"New Law Could Mean Bigger Workers' Comp Payouts — But Lawyers and Insurers Aren't Worried"
Following the increased payouts for workers’ compensation claims that took effect July 1 under House Bill 1409, Jeff Stinson discussed the update and potential effects on claims with the Daily Report.
“The change in rate is not likely to have as much of a financial impact on employers and insurers, as it will on a small subset of injured workers,” Stinson said. “The maximum potential lost-time benefit this provides over the course of a claim is an increase of $20,000 over the maximum allowed 400 weeks.”
As detailed in an earlier Swift Currie client alert (available here), the Bill increased the maximum temporary total disability and permanent partial disability rates from $675 per week to $725 per week. The maximum temporary partial disability rate increased to $483 per week, and the maximum benefit payable to a surviving spouse with no other dependents increased to $290,000.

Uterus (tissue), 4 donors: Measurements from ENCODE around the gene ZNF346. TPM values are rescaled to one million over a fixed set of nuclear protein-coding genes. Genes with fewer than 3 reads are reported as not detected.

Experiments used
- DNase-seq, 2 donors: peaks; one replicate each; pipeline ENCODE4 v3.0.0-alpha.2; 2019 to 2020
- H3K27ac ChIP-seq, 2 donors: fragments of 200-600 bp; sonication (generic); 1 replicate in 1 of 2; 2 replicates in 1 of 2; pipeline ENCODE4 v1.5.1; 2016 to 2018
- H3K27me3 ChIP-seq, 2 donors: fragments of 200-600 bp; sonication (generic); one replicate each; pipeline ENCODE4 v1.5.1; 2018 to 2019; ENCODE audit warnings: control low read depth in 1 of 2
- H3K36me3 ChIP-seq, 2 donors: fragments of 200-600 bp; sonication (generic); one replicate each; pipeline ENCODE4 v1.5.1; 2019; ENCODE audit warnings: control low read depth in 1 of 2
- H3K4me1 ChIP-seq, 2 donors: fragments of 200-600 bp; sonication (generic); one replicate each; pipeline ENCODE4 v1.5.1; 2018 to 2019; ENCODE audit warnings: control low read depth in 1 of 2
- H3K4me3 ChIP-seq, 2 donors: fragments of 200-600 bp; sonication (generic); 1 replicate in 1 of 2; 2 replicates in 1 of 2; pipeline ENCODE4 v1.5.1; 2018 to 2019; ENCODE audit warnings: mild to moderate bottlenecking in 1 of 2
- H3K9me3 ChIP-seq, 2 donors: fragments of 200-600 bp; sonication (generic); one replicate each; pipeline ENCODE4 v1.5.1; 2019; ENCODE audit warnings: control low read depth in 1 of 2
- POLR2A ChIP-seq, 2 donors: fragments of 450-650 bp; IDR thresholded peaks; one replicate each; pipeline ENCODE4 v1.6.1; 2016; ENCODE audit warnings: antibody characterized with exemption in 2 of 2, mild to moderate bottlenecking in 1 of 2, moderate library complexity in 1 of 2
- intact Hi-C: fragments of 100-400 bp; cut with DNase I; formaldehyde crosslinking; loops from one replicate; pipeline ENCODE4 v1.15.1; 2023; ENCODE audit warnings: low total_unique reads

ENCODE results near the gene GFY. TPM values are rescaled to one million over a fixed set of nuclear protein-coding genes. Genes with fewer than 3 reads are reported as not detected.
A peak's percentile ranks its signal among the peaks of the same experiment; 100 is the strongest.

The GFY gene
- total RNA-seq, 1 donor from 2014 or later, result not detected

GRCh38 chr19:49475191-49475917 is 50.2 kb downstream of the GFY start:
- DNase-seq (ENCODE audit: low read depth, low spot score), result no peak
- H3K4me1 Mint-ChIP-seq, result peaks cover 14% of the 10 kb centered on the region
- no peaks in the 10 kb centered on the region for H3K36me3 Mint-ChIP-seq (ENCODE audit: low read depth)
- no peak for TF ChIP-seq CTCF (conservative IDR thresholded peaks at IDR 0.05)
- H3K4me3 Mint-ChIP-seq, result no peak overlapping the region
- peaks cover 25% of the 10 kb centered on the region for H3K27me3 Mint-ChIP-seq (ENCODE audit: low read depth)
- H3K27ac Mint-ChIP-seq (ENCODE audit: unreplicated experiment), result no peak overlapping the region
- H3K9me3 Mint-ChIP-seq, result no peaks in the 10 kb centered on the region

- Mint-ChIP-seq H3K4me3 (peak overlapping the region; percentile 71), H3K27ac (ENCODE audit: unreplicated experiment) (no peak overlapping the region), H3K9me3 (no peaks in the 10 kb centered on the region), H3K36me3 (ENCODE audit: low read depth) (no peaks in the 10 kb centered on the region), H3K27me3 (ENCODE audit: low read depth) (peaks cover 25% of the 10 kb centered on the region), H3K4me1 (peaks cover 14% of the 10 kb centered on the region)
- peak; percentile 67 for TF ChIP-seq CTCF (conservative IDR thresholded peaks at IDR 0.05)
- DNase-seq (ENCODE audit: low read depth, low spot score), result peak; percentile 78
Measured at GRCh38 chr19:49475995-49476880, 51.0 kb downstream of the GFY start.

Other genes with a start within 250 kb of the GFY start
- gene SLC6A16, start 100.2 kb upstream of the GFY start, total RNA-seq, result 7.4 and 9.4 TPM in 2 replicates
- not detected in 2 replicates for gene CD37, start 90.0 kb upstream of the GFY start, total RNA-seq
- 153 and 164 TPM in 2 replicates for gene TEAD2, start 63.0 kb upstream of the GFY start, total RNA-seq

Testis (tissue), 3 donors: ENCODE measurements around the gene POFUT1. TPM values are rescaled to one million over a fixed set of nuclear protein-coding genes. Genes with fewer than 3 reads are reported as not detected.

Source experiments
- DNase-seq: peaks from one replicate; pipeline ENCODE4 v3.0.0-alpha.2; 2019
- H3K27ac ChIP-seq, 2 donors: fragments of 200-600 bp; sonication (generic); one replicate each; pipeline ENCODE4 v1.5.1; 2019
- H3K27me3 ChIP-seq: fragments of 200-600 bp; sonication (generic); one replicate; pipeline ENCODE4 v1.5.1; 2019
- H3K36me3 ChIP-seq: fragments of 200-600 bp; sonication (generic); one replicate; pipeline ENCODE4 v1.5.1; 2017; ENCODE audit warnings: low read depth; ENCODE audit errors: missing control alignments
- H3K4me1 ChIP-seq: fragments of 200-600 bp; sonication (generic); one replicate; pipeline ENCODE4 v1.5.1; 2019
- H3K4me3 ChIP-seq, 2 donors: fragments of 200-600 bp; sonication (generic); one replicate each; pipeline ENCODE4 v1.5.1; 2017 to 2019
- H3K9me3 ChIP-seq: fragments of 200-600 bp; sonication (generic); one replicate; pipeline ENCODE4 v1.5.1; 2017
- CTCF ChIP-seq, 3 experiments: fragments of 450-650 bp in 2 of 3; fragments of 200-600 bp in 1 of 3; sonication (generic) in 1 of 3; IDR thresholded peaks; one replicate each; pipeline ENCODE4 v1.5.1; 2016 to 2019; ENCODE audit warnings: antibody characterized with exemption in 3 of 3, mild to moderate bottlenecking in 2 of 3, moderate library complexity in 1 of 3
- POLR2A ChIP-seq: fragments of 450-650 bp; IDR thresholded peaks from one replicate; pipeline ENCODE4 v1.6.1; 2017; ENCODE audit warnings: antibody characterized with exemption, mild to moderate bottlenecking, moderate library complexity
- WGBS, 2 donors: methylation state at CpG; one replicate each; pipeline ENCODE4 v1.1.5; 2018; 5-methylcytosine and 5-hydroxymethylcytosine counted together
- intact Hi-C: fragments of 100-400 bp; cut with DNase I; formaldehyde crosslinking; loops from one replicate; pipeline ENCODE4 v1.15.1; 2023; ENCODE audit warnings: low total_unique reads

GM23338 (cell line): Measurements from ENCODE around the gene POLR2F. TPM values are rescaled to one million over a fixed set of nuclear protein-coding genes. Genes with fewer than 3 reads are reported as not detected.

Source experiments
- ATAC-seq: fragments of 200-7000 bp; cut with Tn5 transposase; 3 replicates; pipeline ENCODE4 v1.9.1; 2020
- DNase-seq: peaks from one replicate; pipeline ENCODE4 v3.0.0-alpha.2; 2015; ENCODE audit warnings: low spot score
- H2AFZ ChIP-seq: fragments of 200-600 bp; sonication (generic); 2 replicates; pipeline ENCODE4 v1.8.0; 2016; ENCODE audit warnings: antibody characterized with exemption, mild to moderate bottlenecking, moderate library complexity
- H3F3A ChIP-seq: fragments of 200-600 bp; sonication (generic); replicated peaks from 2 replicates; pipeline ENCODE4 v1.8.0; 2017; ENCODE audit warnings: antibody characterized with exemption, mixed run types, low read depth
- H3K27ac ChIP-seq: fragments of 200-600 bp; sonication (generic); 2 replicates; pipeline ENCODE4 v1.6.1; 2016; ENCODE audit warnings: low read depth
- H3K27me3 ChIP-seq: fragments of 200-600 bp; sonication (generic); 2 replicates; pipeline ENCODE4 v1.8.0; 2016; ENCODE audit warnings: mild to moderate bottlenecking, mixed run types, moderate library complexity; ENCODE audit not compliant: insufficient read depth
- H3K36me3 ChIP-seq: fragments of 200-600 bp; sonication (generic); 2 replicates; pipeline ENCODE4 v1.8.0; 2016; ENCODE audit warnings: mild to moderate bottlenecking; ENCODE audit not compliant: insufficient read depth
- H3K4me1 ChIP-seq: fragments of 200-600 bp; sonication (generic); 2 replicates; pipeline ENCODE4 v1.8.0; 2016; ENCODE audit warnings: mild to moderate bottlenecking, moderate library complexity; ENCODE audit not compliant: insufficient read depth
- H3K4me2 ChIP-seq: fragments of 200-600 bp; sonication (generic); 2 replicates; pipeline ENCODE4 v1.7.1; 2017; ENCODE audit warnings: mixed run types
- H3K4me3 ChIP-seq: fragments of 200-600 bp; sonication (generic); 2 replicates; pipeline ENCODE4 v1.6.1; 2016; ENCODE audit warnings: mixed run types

“The increase means that workers earning a minimum of $1,087.50 per week will now get a maximum benefit, which is up from the prior threshold of $1,012.50,” Stinson said. “In my experience, most claimants are earning less than the maximum rate already, and this increase will not impact their claims.” He added that people making more than $1,087.50 will get an additional $2,600 in benefits per year.
Changes to Georgia workers’ compensation law have also caused increases in payments for impairment ratings. “For example, a 10% rating to the whole person previously would result in benefits of $20,250, while it would now result in benefits totaling $21,750,” Stinson said. “Again, it is not such a sizeable increase in cost for employers and insurers but provides more benefits to the employee.”
Stinson concluded saying that Georgia still has one of the lowest rates for workers’ compensation, and he doesn’t anticipate an influx of new litigation driven by the payout increase.
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